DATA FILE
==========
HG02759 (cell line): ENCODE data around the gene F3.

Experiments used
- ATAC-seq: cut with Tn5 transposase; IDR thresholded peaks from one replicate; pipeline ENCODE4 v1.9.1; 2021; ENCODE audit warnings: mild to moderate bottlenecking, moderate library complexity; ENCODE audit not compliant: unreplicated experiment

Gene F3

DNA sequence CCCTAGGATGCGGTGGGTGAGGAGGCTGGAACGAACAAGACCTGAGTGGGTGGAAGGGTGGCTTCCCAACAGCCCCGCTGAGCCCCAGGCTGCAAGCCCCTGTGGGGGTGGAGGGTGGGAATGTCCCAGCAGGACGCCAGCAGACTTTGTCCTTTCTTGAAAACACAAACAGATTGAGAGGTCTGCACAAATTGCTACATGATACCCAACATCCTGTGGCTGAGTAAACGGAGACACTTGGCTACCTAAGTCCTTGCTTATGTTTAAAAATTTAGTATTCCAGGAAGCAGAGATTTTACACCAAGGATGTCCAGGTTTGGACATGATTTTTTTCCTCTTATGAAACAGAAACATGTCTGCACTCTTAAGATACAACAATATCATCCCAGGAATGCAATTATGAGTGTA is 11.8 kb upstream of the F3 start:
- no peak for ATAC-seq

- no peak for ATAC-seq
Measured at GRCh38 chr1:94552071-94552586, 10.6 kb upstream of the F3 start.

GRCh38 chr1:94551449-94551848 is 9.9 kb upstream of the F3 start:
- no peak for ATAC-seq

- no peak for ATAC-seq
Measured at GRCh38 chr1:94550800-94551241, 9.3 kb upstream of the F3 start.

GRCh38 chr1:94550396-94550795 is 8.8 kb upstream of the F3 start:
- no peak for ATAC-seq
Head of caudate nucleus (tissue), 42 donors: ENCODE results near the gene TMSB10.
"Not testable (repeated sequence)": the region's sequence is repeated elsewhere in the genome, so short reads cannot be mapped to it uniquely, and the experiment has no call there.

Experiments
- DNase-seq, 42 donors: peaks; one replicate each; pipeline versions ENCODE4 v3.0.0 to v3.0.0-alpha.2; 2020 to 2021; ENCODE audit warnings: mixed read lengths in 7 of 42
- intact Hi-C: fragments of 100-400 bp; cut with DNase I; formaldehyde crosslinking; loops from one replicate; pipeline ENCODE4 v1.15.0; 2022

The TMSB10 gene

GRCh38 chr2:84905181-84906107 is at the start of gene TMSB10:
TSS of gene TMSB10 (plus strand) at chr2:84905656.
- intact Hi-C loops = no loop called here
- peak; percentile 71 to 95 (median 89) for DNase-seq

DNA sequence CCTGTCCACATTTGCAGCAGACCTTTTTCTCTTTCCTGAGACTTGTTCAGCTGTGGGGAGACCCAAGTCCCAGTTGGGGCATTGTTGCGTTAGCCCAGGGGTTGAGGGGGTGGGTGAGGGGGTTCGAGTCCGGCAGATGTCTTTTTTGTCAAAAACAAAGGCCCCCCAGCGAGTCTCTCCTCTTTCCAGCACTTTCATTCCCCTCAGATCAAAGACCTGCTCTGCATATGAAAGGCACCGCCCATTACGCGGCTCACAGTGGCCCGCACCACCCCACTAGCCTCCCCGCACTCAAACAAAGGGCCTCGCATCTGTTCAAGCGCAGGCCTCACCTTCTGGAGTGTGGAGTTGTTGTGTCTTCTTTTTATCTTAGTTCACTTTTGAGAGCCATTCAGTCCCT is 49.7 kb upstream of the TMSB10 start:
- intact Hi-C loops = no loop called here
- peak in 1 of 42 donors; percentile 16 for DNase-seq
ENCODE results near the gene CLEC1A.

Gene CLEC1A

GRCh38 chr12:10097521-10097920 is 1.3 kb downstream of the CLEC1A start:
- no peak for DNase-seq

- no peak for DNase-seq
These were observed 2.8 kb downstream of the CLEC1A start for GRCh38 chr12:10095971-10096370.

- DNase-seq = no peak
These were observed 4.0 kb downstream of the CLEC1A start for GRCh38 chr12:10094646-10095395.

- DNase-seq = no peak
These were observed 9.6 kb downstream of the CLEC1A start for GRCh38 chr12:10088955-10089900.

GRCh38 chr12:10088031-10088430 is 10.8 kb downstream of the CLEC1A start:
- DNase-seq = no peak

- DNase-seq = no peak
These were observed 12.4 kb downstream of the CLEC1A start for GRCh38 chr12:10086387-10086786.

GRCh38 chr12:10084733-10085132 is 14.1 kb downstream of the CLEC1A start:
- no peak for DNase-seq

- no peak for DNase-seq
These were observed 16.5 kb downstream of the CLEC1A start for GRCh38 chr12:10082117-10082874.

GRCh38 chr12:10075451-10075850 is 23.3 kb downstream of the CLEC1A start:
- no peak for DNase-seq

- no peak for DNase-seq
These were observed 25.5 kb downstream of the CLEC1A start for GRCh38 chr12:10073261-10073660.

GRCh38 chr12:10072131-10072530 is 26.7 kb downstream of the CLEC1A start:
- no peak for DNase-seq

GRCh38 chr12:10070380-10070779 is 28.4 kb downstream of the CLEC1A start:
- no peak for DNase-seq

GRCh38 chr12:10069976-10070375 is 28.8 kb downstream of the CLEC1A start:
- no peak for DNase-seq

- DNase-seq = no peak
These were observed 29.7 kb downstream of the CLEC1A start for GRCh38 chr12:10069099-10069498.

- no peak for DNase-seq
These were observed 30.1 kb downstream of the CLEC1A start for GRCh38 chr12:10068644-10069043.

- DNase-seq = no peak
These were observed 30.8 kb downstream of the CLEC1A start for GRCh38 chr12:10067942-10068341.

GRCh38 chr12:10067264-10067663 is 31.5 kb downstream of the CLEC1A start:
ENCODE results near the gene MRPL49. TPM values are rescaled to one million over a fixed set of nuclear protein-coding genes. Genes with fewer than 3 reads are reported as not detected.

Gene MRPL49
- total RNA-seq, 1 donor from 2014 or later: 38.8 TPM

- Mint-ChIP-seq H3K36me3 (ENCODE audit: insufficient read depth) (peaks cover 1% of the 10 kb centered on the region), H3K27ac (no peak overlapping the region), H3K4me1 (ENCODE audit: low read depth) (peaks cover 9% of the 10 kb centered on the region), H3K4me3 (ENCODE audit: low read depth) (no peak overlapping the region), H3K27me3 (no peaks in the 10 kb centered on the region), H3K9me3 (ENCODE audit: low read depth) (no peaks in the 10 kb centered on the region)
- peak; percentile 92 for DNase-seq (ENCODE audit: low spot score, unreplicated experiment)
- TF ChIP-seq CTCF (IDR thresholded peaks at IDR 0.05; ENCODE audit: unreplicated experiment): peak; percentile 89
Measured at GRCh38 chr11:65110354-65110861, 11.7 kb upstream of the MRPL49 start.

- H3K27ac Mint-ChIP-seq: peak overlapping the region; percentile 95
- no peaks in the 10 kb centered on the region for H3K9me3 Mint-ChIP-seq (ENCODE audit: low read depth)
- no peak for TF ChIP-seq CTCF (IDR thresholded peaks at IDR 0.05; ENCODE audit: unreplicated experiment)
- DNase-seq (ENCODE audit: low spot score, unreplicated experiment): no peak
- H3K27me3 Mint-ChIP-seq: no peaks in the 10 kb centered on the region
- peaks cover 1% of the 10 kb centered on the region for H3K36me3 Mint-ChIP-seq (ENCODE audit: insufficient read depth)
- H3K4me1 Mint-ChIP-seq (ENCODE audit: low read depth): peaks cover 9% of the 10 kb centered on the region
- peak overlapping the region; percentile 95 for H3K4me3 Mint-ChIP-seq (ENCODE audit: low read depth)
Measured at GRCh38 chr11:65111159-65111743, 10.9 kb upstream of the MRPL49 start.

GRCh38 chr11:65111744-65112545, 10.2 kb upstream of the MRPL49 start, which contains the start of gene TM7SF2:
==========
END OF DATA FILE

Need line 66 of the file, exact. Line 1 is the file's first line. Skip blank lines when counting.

- Mint-ChIP-seq H3K36me3 (ENCODE audit: insufficient read depth) (peaks cover 1% of the 10 kb centered on the region), H3K27ac (no peak overlapping the region), H3K4me1 (ENCODE audit: low read depth) (peaks cover 9% of the 10 kb centered on the region), H3K4me3 (ENCODE audit: low read depth) (no peak overlapping the region), H3K27me3 (no peaks in the 10 kb centered on the region), H3K9me3 (ENCODE audit: low read depth) (no peaks in the 10 kb centered on the region)